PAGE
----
Fed’s ‘Unconventional’ Monetary Policies Amount to a War on Saving

This article appeared on Investor's Business Daily (Online) on February 25, 2018.
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The Federal Reserve's unconventional monetary policies, which were launched in 2008 and designed to keep interest rates low for a long time, have devastated the savings of conservative investors. Yields on traditional savings accounts and money market funds have been inching up since the Fed began raising its policy rate in late 2015, but real (inflation-adjusted) rates are still negative, especially when taxes on interest income are factored in.

For seven long years (Dec. 16, 2008–Dec. 16, 2015), the Fed held its policy rate, the so-called federal funds rate, within a target range of zero to 0.25%. Savers lost billions of dollars in interest income and pension funds took on more risk to meet their long-run commitments. Those investments are now at risk as interest rates rise and asset prices fall.

One popular money market fund, T. Rowe Price's "Government Money Fund" (formerly the "Prime Reserve Fund") had an average annual total return of 0.13% over the last 5 years and 0.30% over the last 10 years. Those ultralow nominal rates are in contrast to the Fund's 4.82% yield since its inception in January 1976. Nominal rates increase when inflation is high, as it was in the late 1970s and early 1980s. What matters to savers are real, after-tax rates. With expected inflation of about 2%, a nominal interest rate of less than 2% turns into a real rate of zero.

Bank of America currently pays 0.03% on its standard saving account, 0.04% on its gold account, and 0.07% on its 1-year certificate of deposit, all of which translate into negative real rates. So you might as well spend your money now on consumption goods — or try to get a much higher yield by going into risky assets like stocks. And that is what investors have done for more than nine years.

Stocks have done extremely well: Last year the Dow surged 25%, but that surge is ending as investors realize rising fiscal deficits and Fed tightening will push interest rates higher and asset prices lower. Investors also recognize that there has been a disconnect between the real economy and the stock market.

When the market goes up by 25% in one year, as it did in 2017, but the economy grows by about 2.5%, it is reasonable to conclude that asset prices are overvalued and financial markets must adjust to that reality. In the past, the Fed has supported stock markets, but eventually policymakers will have to "take the punch bowl away" and let market forces determine market prices.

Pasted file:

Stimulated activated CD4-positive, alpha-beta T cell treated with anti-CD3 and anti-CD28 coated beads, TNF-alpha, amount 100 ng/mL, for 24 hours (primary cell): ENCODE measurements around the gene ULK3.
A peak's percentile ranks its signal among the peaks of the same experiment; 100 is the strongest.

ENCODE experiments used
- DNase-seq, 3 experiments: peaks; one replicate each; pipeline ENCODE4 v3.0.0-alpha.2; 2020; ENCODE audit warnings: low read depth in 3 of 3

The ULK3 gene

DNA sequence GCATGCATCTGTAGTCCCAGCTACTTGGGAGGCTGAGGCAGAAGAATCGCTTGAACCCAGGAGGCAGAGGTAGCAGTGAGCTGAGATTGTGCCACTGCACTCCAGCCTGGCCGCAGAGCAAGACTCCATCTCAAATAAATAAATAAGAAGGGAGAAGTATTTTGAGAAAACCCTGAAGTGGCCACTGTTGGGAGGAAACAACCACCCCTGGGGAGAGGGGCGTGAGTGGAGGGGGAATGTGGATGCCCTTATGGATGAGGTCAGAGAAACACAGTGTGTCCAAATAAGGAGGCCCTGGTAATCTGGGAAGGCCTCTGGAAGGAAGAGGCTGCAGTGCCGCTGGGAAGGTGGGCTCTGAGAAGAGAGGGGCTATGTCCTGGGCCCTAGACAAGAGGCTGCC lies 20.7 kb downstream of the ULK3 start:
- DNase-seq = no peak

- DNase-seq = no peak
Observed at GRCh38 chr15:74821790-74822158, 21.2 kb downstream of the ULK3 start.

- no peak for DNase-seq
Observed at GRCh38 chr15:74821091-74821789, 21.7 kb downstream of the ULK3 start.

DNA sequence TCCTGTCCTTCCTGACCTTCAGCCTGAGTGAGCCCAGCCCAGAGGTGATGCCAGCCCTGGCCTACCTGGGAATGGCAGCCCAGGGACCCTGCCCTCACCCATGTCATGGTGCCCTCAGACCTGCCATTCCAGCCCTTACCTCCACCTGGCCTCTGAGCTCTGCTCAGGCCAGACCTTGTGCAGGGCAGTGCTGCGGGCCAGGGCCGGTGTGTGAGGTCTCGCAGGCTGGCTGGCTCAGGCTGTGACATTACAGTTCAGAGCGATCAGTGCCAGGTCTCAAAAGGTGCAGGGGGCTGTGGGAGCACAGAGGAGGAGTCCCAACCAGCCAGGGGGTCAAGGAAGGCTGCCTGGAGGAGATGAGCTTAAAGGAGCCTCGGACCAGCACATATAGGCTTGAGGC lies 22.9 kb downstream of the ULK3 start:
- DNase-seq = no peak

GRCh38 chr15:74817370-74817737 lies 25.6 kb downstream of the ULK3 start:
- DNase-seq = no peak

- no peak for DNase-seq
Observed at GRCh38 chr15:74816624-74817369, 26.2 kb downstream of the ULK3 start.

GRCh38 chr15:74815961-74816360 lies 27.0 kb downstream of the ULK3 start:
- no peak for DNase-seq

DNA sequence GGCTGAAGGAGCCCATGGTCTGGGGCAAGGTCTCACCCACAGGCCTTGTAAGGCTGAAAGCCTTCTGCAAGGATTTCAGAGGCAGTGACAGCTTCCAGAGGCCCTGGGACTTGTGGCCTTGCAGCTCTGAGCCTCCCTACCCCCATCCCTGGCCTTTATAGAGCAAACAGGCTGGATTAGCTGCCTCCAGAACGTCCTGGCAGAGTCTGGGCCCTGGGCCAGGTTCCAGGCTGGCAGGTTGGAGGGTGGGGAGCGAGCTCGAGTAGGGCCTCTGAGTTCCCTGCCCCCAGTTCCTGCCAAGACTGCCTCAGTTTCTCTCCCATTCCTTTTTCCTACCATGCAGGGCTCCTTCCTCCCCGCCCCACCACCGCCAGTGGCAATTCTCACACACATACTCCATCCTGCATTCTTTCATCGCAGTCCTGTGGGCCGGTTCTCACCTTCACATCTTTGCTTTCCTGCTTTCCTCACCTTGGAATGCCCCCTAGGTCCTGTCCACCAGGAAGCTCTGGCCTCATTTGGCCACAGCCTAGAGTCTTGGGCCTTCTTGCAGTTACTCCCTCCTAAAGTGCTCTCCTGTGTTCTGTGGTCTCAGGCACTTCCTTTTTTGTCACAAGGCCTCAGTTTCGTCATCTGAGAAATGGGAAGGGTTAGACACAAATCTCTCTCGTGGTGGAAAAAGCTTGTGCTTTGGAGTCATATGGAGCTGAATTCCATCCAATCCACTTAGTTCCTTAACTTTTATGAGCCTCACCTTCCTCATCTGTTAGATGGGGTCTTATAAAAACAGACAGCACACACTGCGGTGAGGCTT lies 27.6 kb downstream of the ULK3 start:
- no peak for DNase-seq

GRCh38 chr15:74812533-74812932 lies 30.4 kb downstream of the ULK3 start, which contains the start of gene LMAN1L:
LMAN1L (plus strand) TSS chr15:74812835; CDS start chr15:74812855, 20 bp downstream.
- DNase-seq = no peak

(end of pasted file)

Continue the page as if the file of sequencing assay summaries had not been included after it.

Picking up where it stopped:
Myopic policymakers have a bias toward consumption and against saving. They view saving as antisocial and rely on crude Keynesian models that posit saving as an undesirable leakage from aggregate demand. In doing so, they ignore the social benefits that stem from forgoing current consumption: Savers gain from a positive return on their investments, but so do workers who are now more productive and consumers who have a wider range of choices in a growing economy.

The U.S. household saving rate reached a 12-year low last December as consumers spent more of their disposable income and saved only 2.4%. Underlying the war on saving is the idea that, at very low interest rates, people have a strong incentive to consume now rather than save for the future. Federal Reserve policymakers have had the goal of keeping rates low and using forward guidance to reinforce that goal.

Meanwhile, the Fed's large-scale asset purchases, also known as quantitative easing, were designed to increase asset prices and reduce yields.

However, those policies have penalized savers and increased risk taking, while having only a modest effect on real economic growth.The war on saving has been misplaced and policymakers must recognize that saving is beneficial. The only sure path toward future prosperity is to let free markets determine interest rates and the allocation of credit.

Economics is supposed to teach policymakers to look at the long-run effects of policy alternatives. Enacting policies that penalize saving always prove costly. Saving is a virtue, not a vice. It is the glue of civil society. It put millions of Americans on the path toward higher living standards and fostered a long-run perspective and an ethos of responsibility. In contrast, the Fed's myopic low-interest policy has fostered speculation, debt, and greater inequality of income and wealth.